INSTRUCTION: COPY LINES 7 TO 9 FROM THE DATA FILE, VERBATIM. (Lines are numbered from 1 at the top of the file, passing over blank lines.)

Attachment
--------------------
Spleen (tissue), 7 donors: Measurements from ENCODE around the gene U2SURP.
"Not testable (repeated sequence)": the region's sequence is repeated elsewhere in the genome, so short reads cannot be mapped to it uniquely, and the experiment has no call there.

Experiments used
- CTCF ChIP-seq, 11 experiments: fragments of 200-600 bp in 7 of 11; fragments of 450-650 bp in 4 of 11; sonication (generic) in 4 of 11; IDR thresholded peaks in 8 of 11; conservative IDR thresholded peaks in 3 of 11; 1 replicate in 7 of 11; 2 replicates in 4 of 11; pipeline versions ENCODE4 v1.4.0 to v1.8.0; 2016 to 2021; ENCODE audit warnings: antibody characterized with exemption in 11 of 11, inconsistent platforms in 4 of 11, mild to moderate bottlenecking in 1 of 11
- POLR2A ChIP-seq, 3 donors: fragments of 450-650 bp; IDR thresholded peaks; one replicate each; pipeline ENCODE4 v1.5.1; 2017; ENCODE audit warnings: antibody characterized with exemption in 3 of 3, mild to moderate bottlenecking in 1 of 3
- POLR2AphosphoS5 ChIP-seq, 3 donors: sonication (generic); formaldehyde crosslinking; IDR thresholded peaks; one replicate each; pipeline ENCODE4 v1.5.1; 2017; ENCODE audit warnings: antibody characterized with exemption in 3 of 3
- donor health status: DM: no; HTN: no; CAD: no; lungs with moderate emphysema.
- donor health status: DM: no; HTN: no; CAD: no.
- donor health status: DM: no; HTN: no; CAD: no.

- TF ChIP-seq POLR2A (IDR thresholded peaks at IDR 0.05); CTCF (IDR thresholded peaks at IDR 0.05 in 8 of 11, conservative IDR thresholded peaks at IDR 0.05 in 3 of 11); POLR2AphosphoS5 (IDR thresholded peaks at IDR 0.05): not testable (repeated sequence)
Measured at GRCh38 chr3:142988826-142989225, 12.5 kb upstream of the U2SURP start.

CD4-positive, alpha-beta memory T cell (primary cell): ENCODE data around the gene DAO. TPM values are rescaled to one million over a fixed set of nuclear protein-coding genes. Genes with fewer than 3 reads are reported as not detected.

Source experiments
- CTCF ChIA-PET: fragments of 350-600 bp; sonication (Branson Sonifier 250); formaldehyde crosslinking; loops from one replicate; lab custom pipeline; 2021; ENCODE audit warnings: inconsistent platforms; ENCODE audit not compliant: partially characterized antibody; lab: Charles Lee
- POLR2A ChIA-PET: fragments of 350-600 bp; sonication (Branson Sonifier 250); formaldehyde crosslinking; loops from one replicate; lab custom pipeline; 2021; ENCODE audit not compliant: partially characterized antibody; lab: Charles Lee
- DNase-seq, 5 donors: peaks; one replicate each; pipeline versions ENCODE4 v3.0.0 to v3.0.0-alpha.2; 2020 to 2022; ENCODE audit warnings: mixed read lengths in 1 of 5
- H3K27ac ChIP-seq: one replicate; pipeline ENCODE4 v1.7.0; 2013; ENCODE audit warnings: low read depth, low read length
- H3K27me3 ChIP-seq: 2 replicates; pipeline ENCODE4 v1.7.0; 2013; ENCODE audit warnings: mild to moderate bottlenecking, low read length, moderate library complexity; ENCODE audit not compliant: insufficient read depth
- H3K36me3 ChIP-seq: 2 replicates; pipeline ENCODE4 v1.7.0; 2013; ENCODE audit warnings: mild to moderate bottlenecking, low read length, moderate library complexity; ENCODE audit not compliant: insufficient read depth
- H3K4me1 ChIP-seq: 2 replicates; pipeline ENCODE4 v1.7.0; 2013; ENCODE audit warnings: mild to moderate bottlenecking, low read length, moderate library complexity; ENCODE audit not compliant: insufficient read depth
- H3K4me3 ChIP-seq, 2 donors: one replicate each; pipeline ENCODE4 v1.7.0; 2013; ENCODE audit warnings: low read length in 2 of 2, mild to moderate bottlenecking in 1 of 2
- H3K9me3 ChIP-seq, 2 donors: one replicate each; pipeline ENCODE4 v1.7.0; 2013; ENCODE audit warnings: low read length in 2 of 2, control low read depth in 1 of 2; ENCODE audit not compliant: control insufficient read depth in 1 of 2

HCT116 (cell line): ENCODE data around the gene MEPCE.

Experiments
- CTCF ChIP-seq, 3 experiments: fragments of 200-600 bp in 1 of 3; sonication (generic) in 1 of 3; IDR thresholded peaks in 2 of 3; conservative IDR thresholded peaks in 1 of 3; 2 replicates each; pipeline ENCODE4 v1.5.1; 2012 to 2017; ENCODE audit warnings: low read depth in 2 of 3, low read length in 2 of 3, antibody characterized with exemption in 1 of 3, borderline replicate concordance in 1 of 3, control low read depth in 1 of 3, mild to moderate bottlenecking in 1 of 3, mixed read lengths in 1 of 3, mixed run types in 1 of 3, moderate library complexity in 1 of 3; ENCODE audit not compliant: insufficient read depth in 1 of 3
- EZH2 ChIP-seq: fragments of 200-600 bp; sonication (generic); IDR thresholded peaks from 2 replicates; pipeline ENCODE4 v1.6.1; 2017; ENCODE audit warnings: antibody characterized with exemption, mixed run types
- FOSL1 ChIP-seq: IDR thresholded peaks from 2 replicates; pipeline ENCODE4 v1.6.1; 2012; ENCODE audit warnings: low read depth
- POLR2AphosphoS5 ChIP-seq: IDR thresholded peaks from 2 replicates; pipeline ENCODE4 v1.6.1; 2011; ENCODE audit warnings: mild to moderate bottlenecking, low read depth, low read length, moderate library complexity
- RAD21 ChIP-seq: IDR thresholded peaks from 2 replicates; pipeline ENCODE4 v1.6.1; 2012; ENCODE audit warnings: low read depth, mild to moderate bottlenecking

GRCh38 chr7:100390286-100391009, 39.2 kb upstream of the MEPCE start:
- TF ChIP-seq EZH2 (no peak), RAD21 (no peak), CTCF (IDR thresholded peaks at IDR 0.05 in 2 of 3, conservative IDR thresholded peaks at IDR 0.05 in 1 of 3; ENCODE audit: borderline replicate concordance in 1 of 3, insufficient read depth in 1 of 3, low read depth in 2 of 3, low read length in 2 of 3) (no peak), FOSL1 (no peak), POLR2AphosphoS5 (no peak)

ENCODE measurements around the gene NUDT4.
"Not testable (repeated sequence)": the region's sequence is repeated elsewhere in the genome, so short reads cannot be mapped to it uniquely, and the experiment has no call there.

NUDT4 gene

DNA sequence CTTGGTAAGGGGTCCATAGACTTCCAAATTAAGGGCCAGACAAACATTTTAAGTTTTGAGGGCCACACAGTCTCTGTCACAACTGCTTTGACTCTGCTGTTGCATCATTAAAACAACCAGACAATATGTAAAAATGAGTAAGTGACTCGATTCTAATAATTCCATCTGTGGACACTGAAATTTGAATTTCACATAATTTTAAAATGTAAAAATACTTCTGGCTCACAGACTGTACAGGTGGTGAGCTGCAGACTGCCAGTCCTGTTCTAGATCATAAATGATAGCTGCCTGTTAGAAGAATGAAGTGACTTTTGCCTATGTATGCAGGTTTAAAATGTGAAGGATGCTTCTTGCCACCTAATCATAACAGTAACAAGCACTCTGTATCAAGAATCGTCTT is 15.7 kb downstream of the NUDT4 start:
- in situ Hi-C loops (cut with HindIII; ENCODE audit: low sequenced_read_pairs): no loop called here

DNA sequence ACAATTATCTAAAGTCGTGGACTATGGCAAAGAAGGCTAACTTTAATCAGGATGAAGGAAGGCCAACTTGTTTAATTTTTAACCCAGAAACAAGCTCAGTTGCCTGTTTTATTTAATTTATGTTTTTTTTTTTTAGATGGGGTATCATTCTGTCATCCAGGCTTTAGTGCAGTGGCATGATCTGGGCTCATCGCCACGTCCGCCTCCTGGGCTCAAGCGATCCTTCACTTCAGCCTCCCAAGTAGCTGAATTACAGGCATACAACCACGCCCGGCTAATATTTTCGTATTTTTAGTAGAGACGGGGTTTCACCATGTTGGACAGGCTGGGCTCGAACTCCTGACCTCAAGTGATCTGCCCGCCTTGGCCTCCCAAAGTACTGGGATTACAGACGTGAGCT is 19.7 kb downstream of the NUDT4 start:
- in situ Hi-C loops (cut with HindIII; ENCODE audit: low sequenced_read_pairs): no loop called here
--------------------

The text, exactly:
- donor health status: DM: no; HTN: no; CAD: no; lungs with moderate emphysema.
- donor health status: DM: no; HTN: no; CAD: no.
- donor health status: DM: no; HTN: no; CAD: no.